It goes without saying that Tobe Hooper’s THE TEXAS CHAINSAW MASSACRE (1974) is one of the greatest horror films of all-time. In fact, it is one of my favorites and was responsible for a formative memory as my mom forced us to shut off the VHS when we watched it. (Yes, she rented a film with that title, but then somehow got offended by the content.) My sister and I snuck it out later to watch it. Hooper’s sequel THE TEXAS CHAINSAW MASSACRE PART 2 (1986) also provided another memory as a theater manager refused to sell my mom tickets for us to see it. (Yes, apparently mom forgot all about the VHS incident.) I eventually saw that one on video and loved the ever loving hell out of it, with its wit and general insanity only improving over time. So when New Line announced they were doing a third entry in the TCM series, I was revved up. Ah, boo yourself.
Also at the same convention was a young filmmaker pimping another sequel, THE STEPFATHER II (1989). The director was Jeff Burr and by June 1989 he would be signing on to find himself in the director’s chair for the Sawyer clan’s third go-round. This was great news for me as I had seen (and loved) Burr’s anthology THE OFFSPRING (1987). I figured if he could make a great movie with minimal funds that given millions he would make a fantastic movie. Ah, so naïve of studio/film world politics in my youth. (Sadly, Burr also saw his STEPFATHER sequel get into the hands of the Weinsteins, who proceeded to mangle it.) Thankfully, after Burr was signed, New Line gave him plenty of time to develop the LEATHERFACE project. Haha, just kidding, he was literally given a few weeks. As evidenced by their super-rushed production of A NIGHTMARE ON ELM STREET 5, New Line had adopted a “release date first, filming very fast later” policy and had already penciled in the third CHAINSAW film for a fall release date. Filming took place in July 1989 and by most accounts it was a stressful shoot. I’d highly recommend Schow’s articles on the film (and un-making of his script) in Fangoria issues 88 & 89.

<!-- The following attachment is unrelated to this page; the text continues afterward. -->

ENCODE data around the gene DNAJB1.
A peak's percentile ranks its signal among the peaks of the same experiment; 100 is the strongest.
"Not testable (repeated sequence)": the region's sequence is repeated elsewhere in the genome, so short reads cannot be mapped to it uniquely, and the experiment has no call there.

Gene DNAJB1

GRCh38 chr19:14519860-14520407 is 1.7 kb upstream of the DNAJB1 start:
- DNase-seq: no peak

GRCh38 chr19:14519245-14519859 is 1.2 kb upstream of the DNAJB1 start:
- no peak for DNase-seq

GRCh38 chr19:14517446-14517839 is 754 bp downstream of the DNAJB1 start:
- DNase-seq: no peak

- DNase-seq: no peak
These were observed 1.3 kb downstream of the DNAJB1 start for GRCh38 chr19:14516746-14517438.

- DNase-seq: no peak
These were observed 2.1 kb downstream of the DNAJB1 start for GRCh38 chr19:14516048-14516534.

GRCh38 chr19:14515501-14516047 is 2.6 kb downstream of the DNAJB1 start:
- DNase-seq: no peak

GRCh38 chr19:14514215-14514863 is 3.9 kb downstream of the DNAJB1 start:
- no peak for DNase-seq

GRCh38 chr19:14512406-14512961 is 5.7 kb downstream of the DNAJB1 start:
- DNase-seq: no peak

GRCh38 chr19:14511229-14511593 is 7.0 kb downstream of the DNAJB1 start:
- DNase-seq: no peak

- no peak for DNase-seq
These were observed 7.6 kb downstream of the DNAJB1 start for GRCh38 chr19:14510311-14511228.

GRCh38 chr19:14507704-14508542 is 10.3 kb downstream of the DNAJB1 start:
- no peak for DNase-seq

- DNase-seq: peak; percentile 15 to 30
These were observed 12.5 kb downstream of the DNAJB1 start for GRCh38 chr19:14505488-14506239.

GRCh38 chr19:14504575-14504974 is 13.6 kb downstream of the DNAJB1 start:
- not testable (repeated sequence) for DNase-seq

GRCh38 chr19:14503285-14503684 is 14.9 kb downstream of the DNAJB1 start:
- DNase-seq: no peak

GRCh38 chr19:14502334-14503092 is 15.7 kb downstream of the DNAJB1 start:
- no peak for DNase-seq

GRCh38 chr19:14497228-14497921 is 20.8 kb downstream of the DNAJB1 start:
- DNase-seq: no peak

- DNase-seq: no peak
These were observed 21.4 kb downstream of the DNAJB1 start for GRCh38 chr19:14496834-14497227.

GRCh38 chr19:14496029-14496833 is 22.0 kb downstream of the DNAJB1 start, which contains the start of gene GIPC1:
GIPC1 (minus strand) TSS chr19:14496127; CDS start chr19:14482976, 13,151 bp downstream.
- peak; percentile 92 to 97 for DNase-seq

While the film didn’t perform up to expectations, some good did come from it. It gave genre icon Ken Foree another theatrical feature and it helped launch the career of Viggo Mortensen. Perhaps the best thing from it though was an amazing teaser trailer attached to ELM STREET 5. One has to think this came about as a response to Paramount’s JASON TAKES MANHATTAN trailer (hell, both of them unfold in nearly the exact same manner), this clever trailer shocked me when I first saw it due to the surprise factor alone. Remember, kids, this was the ‘80s before every frame of a trailer was spread worldwide on the computer. Dammit, where did I put my Geritol?